Engaging Parents in Innovative Early Ed.

A main problem that early childhood education institutions often face is consistently engaging parents. We know that when parents get involved, students perform better, but achieving this involvement is difficult for a variety of reasons, especially when utilizing a progressive approach to early childhood education, like that of the Reggio Emilia approach.

In the book Authentic Childhood: Experiencing Reggio Emilia in the Classroom, authors Susan Fraser and Carol Getswicki describe the Reggio Emilia approach as one that forces teachers to view their students as their collaborators and able learners, while also allowing the learning experience to be child-directed (2002). This approach was developed in Italy by Loris Malaguzzi in Italy and was implemented in preschool throughout the country. The Reggio Emilia approach differs from the much more common Piagetian approach, which sees child development as an internal process that occurs in predictable and universal stages.

I recently read a 2014 research article titled “Parental Engagement in a Reggio Emilia-Inspired Head Start Program” from the Early Childhood Research & Practice Journal by Stephanie Smith of the University of Illinois at Urbana-Champaign, which described some of the difficulties early childhood education programs have engaging middle-to-low income parents in the progressive Reggio Emilia-inspired approach. For those interested in implementing a play-based curriculum at your center, I suggest you read this article. Smith argues that previous literature on the topic displays that middle-to-lower class parents have a more difficult time understanding the value of the Reggio Emilia approach due to it’s “internalization of hierarchies, explicit child agency, and relationships between work and play that are reflected in American middle-class families.” To study how lower class parents engage with their child’s early childhood program, Stephanie Smith conducted a qualitative study that observed two Head Start programs in at-risk Chicago neighborhoods. The researcher observed and interviewed parents, teachers and children at the two locations for a year.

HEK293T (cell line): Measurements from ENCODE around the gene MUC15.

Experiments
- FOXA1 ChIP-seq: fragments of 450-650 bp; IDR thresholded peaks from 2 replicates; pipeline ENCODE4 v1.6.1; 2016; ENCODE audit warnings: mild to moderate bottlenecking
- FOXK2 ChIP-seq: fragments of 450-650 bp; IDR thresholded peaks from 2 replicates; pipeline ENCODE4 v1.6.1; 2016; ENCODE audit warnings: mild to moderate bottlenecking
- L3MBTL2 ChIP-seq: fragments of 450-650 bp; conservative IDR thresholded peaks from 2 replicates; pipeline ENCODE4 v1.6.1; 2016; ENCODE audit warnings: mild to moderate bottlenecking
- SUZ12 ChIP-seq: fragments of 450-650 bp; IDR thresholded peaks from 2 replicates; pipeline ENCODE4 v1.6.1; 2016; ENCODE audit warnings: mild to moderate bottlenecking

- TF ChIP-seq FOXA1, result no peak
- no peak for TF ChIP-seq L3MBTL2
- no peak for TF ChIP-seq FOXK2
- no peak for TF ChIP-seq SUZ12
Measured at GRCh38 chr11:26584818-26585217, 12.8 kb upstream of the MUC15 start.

Smith’s study found that three of the eight parents interviewed conveyed they understood the Reggio Emilia-inspired curriculum, while the other five did not. Several who did not quite grasp the curriculum recognized the curriculum was unique, but couldn’t say why. Additionally, multiple parents stated that they were disappointed with the abundance of unstructured play. Each of the parents felt they were “well informed about their child’s progress, and they largely had positive feelings about the program.” Significant improvement in self-help, problem solving, emotional skills, and curiosity were witnessed as well. Lastly, teachers and parents felt a strong connection with one another in response to the program.

So what exactly is the significance of this study? Although a small study, this research article sheds light upon the difficulty educators have conveying the uniqueness and importance of a child-centered, play-based, Reggio Emilia-inspired curriculum to individuals of low-income and disadvantaged parents. If middle- and upper-class individuals have access to progressive early childhood education grounded in a play-based curriculum, then lower class individuals deserve that same opportunity.

Below are possible ways to explain to parents the benefits of a Reggio Emilia-inspired curriculum, especially to those who are low-income and/or disadvantaged:

  • Explain what a Reggio Emilia-inspired curriculum is in basic language;
  • Provide pamphlets that convey the research supporting play-based learning;
  • Provide take-home resources children can utilize with the help of their parents to bring a play-based approach to learning;
  • Invite parents into the classroom as often as possible;
  • Encourage parents to treat their children as collaborators;
  • Lay out clear expectations for parent engagement in the classroom;
  • Offer insight into how parents can structure at-home environments that stimulate play-based learning;
  • Encourage parents to work on long-term projects with their child;
  • Hold periodic conferences to discuss parental concerns about curriculum and/or child progress.

While most early child care institutions may not implement an Emilia Reggio approach in its entirety, many incorporate elements of that approach. For this reason, it is essential that we as educators value the Emilia Reggio approach and know how to communicate its importance to parents.

Journal Citation:       

Smith, Stephanie C. “Parental Engagement in a Reggio Emilia–inspired Head Start Program.” Early Childhood Research & Practice 16.1 & 2 (2014): n. peg. Web. 22 Mar. 2017.      

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